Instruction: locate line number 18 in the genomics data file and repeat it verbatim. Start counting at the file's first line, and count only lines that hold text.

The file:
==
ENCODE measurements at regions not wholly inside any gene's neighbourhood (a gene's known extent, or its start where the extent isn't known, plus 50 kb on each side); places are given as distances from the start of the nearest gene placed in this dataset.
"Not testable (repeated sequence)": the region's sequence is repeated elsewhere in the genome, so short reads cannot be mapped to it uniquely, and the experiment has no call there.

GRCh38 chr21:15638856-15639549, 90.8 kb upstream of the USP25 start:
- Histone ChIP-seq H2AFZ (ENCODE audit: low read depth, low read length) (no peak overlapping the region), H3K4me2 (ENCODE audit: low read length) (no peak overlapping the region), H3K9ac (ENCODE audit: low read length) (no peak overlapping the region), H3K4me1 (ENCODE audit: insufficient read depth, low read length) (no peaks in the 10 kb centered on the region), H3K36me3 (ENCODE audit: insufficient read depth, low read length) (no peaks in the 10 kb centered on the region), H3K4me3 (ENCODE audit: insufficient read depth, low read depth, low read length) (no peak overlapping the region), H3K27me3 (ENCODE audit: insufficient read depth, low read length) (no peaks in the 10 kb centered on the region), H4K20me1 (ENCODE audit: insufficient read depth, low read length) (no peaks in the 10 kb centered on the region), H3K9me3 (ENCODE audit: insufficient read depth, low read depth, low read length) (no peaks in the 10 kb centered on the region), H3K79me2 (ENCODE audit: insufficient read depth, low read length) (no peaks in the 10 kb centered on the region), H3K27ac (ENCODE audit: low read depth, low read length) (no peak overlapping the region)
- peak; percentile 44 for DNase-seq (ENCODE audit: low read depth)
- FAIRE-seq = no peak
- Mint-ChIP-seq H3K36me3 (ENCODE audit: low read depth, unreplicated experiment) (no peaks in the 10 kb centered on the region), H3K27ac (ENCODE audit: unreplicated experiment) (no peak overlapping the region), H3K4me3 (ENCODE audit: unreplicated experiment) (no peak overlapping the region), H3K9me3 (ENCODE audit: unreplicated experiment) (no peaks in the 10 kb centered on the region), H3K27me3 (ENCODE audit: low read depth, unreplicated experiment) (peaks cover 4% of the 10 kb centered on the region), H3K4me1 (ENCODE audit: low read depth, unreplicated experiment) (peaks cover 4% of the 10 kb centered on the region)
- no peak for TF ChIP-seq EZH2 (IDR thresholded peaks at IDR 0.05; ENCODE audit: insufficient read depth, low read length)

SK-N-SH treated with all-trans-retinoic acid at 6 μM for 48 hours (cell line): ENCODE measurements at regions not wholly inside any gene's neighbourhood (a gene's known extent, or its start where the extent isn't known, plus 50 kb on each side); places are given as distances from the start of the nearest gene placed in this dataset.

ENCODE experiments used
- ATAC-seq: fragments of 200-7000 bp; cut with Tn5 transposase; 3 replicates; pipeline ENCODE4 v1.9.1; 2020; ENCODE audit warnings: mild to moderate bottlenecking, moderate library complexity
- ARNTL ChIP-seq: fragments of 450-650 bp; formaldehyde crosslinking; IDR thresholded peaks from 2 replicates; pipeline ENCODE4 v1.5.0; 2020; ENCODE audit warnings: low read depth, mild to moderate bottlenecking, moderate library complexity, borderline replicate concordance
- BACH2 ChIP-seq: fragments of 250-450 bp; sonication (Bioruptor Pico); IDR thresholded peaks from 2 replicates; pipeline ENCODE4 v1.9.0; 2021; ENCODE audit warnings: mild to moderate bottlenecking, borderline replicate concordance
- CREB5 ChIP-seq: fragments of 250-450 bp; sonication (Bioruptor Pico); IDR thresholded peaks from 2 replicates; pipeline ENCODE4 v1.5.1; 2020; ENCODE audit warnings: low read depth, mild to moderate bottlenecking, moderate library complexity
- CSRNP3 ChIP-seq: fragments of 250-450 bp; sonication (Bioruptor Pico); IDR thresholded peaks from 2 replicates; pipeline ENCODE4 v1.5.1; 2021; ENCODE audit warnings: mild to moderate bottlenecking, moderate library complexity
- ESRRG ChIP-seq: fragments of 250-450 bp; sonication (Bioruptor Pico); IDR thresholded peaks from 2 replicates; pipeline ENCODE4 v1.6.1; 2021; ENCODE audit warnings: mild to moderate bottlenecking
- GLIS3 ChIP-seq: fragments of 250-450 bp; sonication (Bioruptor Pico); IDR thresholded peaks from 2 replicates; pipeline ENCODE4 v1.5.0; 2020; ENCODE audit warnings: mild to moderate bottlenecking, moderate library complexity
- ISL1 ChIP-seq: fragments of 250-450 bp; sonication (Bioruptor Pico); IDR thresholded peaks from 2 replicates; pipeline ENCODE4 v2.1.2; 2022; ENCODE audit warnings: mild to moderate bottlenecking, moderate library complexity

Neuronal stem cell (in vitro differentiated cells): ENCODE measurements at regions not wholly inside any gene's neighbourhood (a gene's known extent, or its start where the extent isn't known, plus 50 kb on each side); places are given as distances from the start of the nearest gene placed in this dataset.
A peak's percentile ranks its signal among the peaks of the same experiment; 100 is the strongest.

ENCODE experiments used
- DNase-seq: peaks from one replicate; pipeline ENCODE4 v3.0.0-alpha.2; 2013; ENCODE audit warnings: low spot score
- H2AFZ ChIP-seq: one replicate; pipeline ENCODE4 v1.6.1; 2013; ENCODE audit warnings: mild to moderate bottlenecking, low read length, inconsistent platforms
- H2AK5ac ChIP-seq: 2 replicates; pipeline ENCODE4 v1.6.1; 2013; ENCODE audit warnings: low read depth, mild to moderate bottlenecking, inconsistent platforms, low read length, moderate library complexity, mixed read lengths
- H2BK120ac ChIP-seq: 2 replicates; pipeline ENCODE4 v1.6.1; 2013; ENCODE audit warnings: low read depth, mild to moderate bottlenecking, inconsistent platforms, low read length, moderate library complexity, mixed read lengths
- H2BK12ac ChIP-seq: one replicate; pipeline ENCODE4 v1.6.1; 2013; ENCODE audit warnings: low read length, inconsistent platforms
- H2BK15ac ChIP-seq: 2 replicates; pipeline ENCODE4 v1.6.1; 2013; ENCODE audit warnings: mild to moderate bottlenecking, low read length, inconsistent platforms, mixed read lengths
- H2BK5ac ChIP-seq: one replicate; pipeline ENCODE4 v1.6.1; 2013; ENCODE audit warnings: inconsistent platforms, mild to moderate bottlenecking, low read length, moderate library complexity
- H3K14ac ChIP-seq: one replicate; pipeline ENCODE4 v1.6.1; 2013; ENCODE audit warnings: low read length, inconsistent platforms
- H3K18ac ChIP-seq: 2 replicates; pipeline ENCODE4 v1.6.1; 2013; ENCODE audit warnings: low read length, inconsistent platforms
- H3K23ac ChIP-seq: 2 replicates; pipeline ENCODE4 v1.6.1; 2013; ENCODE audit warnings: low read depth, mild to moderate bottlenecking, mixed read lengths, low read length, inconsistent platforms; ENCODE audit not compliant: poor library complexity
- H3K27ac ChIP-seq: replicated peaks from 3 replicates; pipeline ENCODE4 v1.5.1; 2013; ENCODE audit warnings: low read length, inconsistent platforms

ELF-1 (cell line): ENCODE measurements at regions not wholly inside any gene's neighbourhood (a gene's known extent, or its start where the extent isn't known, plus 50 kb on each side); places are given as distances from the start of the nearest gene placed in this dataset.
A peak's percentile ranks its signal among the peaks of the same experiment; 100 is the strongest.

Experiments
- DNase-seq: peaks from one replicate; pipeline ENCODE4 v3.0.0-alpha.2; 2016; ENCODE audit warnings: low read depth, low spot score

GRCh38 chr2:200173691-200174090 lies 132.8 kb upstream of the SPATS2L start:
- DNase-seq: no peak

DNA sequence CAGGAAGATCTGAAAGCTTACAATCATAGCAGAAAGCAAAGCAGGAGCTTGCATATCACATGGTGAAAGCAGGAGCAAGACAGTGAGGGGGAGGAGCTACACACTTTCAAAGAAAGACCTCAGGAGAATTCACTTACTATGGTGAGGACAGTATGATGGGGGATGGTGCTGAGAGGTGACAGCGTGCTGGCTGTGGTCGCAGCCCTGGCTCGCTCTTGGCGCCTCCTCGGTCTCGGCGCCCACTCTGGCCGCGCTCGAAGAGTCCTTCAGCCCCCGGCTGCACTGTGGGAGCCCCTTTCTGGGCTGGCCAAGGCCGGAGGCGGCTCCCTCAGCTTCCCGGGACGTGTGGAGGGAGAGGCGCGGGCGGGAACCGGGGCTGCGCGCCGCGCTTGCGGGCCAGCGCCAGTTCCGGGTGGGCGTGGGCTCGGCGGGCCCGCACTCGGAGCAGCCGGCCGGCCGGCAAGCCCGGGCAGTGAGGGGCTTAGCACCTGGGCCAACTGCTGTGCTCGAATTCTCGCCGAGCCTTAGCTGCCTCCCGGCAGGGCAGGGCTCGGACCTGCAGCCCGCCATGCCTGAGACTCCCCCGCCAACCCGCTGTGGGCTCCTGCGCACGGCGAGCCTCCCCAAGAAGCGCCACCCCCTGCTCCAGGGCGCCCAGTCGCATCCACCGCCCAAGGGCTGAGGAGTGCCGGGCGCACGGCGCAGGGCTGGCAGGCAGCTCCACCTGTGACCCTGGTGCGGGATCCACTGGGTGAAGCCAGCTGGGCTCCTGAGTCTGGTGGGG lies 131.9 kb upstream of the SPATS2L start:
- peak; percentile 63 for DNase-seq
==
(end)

- ISL1 ChIP-seq: fragments of 250-450 bp; sonication (Bioruptor Pico); IDR thresholded peaks from 2 replicates; pipeline ENCODE4 v2.1.2; 2022; ENCODE audit warnings: mild to moderate bottlenecking, moderate library complexity